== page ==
Any grit I have, I got from her.

Any grit I have, I got from her.

She was a force to be reckoned with, my Granny.
All brimstone, gristle and spit.
A fine upstanding Baptist, she prided herself on running the nursery for years, brandishing the name “Mama Dean” as a honor, believing in some way she had some part in raising over half the congregation as they passed through her nursery.
She taught me how to make biscuits when I was around four, standing me in a chair, telling me to squish the dough through my fingers. She believed in meat at every meal and ate fatback and biscuit for breakfast every morning up until the day before she passed. She lived to be nearly 93, so she would tell you that nonsense about not eating fat was a bunch of bunk.
She eloped when she married her beloved Robert. She wore a blue dress so her mother wouldn’t know they were getting married on their third date. They married, he went to New York for a month where he was stationed with the Army until he earned enough money to send for his bride.
She put up with many a spend the night party during my youth. Some friends just showed up randomly in the evening, knowing Granny had been baking coconut cakes or chocolate pound cake. They came to eat. Granny fed them til they were full, and then packed them a bag of leftovers to go.
She had a magical green thumb, taking the carcasses of whatever plants I had killed and turning them into luscious foliage. She tried to teach me how to sew, swearing I somehow had did it when I was younger. I nearly didn’t graduate high school because I was about to fail Fashion and couldn’t sew a hem. I didn’t have the nerve to tell her.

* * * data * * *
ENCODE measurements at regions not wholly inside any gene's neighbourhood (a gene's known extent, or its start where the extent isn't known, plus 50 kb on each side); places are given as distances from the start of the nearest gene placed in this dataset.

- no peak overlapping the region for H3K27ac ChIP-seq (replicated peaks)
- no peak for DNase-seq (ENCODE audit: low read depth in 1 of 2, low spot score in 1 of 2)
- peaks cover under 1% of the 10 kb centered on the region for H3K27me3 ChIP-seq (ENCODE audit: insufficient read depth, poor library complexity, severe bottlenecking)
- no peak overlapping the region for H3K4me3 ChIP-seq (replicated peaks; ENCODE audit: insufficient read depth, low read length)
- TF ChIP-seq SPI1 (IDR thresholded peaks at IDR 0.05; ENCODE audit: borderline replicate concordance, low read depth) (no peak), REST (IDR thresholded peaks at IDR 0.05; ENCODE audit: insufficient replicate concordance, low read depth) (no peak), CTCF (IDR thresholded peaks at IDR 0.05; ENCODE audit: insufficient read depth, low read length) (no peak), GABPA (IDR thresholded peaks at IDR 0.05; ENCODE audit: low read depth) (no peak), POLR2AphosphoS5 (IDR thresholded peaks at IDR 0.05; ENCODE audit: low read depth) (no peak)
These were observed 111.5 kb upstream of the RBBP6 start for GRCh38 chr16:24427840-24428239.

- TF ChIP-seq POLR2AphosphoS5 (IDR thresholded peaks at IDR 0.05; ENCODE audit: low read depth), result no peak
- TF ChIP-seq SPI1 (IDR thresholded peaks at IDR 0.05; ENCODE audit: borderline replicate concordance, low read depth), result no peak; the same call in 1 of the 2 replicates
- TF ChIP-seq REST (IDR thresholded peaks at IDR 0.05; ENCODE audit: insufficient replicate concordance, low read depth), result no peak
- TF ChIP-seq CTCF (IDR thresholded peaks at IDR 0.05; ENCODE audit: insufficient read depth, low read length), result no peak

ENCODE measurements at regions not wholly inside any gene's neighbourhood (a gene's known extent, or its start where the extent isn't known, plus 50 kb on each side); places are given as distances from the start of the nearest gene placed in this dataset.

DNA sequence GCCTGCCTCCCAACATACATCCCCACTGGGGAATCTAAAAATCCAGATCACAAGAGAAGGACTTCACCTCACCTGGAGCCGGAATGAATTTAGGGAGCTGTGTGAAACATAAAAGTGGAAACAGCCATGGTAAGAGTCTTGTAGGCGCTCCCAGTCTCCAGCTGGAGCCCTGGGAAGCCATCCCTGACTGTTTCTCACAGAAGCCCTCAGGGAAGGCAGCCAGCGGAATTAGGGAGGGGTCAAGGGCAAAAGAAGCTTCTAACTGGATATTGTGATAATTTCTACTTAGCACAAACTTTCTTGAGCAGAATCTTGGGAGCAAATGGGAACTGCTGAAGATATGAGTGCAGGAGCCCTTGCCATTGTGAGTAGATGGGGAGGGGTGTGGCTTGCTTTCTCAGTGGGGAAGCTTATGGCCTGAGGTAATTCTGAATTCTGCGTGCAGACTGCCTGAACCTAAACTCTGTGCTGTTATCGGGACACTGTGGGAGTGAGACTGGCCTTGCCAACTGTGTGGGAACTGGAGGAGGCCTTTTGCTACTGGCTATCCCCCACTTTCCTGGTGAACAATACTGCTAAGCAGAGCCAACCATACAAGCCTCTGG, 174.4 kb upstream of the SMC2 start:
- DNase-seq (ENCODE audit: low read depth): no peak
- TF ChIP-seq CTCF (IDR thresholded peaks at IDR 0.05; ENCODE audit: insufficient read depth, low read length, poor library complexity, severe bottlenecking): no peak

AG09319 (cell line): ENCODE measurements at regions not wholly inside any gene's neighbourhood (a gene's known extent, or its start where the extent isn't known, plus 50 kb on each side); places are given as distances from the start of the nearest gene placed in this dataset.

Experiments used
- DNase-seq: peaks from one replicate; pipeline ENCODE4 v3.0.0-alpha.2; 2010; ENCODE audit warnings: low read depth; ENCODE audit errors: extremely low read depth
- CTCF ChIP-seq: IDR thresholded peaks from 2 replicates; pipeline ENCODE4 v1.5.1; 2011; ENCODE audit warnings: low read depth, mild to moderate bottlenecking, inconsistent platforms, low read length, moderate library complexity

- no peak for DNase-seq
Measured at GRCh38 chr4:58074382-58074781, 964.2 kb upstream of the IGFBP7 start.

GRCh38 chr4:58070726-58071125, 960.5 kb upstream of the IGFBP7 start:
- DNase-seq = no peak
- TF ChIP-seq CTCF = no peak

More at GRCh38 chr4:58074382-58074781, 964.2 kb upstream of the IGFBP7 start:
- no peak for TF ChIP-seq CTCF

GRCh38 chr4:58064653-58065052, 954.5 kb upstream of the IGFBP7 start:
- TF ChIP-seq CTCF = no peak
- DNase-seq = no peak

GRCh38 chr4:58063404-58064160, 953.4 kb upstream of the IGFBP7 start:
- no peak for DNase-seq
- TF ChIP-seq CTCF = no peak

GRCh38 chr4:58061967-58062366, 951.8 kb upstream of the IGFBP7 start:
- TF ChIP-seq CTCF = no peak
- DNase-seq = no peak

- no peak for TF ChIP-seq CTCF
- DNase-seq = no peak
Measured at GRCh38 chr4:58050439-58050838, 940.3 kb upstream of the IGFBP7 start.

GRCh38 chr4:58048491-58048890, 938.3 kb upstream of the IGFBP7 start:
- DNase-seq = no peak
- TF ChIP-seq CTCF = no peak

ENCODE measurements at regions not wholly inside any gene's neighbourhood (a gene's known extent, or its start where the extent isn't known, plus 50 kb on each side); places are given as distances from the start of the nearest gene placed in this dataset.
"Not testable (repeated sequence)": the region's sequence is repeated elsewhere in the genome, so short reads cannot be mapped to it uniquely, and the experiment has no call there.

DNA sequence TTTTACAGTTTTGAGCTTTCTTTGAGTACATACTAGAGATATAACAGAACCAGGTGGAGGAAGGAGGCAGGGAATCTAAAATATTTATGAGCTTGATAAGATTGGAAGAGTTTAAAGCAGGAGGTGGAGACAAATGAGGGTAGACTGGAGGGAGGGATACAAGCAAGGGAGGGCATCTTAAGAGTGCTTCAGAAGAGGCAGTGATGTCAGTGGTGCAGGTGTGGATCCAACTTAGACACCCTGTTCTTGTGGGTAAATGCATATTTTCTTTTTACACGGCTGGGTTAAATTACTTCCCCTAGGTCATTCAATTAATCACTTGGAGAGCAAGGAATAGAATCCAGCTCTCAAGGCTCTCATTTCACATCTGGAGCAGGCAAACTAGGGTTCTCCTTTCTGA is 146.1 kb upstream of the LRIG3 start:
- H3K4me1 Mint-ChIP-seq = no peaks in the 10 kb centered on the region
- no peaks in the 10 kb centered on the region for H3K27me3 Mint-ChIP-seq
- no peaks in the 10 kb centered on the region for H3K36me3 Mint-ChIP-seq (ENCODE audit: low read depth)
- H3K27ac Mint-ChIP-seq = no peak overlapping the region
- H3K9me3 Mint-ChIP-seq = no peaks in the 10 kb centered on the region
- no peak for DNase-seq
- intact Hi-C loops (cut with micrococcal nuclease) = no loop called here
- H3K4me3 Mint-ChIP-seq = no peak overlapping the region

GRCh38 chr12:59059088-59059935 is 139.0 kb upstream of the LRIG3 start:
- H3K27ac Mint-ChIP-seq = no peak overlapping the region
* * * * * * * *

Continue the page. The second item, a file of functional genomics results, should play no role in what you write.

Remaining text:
She wasn’t scared of anything. When you asked her how she dealt with fear, she would say she would pray. If the Good Lord didn’t handle it, her shot gun would. She meant that too.
She loved to tell me stories. I meant to record her one day, and I never did. When I was younger, I would roll my eyes at her repeating the stories to me again and again…now, I wish I could hear them one more time, and hope my memories are able to piece them all together one day.
There were times she and I tied up like a bunch of feral cats. She was stubborn, had to be right and never budge an inch on her stance. “You are just alike,” was Mama’s logic of why we disagreed. I bristled at the comparison.
Someone once noted they had thought I was like my mother – the peace-loving, “buy- the-world-a-Coke”, understanding person that she is – until they had read my columns about Granny. “You are really like your grandmother,” they said.
“Mama said that just the other day,” I replied.
“Really? What did you tell her?”
“I told her that was a damn good way to get her ass shot.”
I recounted that story to Granny one day. She threw her head back and roared.
“Old gal, that’s your problem. You are so much like me, you can’t stand it.”
But she could be so dogmatic, so frustrating, so challenging, so demanding, so blunt it hurt…and then she could be my biggest ally, my biggest defender and the one who spent hours sewing up a tattered, worn lavender bunny reminiscent of the beigey pink pig I have sewn for years.
Maybe I am. And maybe it’s not such a bad thing after all.

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